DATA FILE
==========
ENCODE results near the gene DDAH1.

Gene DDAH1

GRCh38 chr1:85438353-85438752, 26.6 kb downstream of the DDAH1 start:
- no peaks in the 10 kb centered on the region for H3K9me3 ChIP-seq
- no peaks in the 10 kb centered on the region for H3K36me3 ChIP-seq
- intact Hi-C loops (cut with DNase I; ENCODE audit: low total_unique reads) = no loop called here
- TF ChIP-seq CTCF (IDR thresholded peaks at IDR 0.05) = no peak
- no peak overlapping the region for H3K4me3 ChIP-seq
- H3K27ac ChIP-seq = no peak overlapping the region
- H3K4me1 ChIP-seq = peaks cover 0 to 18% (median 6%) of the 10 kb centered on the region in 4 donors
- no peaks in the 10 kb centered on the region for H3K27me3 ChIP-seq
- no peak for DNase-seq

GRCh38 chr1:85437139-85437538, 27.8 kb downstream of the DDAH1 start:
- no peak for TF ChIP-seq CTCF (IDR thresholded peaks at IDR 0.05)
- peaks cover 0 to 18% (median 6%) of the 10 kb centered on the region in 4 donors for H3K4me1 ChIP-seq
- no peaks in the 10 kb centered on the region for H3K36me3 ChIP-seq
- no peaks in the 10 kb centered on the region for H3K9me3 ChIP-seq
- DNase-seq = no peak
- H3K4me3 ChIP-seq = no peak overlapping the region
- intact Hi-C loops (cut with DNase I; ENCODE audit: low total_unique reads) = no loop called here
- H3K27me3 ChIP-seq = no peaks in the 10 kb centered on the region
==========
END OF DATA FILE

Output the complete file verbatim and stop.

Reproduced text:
ENCODE results near the gene DDAH1.

Gene DDAH1

GRCh38 chr1:85438353-85438752, 26.6 kb downstream of the DDAH1 start:
- no peaks in the 10 kb centered on the region for H3K9me3 ChIP-seq
- no peaks in the 10 kb centered on the region for H3K36me3 ChIP-seq
- intact Hi-C loops (cut with DNase I; ENCODE audit: low total_unique reads) = no loop called here
- TF ChIP-seq CTCF (IDR thresholded peaks at IDR 0.05) = no peak
- no peak overlapping the region for H3K4me3 ChIP-seq
- H3K27ac ChIP-seq = no peak overlapping the region
- H3K4me1 ChIP-seq = peaks cover 0 to 18% (median 6%) of the 10 kb centered on the region in 4 donors
- no peaks in the 10 kb centered on the region for H3K27me3 ChIP-seq
- no peak for DNase-seq

GRCh38 chr1:85437139-85437538, 27.8 kb downstream of the DDAH1 start:
- no peak for TF ChIP-seq CTCF (IDR thresholded peaks at IDR 0.05)
- peaks cover 0 to 18% (median 6%) of the 10 kb centered on the region in 4 donors for H3K4me1 ChIP-seq
- no peaks in the 10 kb centered on the region for H3K36me3 ChIP-seq
- no peaks in the 10 kb centered on the region for H3K9me3 ChIP-seq
- DNase-seq = no peak
- H3K4me3 ChIP-seq = no peak overlapping the region
- intact Hi-C loops (cut with DNase I; ENCODE audit: low total_unique reads) = no loop called here
- H3K27me3 ChIP-seq = no peaks in the 10 kb centered on the region